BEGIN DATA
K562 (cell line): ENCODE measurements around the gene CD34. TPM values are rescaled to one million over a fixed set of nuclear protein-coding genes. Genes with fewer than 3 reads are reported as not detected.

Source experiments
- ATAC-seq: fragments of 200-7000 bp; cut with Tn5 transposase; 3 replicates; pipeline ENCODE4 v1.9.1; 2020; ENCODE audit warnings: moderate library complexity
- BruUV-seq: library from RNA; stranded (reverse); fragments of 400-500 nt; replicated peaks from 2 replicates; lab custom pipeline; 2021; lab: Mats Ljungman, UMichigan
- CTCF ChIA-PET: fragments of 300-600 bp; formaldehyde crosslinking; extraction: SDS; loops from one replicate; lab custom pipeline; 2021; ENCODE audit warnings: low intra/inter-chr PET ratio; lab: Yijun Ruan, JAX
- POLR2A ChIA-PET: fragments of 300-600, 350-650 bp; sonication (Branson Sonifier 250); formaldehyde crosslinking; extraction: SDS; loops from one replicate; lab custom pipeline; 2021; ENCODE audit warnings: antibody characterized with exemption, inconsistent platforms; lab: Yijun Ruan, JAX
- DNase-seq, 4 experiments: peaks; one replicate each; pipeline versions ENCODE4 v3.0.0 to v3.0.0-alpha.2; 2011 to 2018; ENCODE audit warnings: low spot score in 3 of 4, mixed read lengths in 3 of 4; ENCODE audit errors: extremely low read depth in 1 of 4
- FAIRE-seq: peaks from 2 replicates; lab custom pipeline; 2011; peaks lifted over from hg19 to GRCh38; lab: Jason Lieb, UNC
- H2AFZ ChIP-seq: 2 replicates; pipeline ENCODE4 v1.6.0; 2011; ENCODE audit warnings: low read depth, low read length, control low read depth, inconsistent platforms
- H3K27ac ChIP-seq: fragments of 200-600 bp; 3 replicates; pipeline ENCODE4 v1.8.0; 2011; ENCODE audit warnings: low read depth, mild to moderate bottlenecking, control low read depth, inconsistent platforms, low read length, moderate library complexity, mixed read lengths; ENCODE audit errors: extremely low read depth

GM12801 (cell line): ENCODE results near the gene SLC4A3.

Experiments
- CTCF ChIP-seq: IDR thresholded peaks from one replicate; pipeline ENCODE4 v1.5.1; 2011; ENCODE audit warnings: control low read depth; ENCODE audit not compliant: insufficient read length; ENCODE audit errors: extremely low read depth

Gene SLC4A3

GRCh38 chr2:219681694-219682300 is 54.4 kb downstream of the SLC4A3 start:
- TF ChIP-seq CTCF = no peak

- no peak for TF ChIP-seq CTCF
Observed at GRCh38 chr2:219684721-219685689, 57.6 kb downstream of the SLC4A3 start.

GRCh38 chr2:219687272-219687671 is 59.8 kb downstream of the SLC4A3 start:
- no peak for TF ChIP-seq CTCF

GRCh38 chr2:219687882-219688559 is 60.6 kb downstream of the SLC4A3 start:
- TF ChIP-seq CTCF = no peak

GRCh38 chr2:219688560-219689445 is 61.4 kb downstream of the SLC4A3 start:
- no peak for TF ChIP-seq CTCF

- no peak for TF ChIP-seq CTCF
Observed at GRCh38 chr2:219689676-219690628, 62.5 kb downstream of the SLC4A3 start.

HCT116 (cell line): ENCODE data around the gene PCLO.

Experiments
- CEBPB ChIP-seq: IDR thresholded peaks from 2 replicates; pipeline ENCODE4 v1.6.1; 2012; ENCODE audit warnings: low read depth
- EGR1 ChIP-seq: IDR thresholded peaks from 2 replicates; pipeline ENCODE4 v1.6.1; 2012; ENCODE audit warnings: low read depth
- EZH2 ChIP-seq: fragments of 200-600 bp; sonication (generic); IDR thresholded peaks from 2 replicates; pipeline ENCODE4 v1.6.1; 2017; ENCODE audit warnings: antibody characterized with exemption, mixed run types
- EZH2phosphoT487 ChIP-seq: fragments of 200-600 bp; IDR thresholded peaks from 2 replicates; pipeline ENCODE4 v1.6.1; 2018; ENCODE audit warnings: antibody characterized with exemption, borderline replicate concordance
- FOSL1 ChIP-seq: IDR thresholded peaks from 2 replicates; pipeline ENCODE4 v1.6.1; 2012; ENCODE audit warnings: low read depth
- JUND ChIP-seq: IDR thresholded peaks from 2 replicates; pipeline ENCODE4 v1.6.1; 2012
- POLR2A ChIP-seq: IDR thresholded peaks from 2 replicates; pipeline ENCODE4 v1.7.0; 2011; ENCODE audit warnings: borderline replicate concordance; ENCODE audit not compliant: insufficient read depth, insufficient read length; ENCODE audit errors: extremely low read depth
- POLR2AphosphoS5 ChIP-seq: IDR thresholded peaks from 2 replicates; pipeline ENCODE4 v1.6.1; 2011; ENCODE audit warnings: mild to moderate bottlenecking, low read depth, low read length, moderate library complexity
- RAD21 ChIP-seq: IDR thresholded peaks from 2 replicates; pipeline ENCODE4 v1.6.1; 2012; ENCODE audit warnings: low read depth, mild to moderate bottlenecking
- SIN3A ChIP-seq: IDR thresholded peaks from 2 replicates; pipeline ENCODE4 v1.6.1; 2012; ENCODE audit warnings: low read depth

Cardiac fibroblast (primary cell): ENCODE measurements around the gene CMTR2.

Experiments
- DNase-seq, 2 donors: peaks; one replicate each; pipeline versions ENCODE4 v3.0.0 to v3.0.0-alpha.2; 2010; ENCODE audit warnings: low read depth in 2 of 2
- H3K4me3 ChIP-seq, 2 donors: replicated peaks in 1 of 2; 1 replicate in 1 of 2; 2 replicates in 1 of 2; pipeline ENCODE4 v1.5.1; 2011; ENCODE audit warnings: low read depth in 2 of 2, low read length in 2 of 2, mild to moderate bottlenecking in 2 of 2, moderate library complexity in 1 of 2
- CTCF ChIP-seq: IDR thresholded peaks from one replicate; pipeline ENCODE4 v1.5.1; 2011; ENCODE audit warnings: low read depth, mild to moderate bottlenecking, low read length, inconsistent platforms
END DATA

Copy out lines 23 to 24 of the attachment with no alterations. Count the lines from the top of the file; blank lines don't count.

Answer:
GRCh38 chr2:219688560-219689445 is 61.4 kb downstream of the SLC4A3 start:
- no peak for TF ChIP-seq CTCF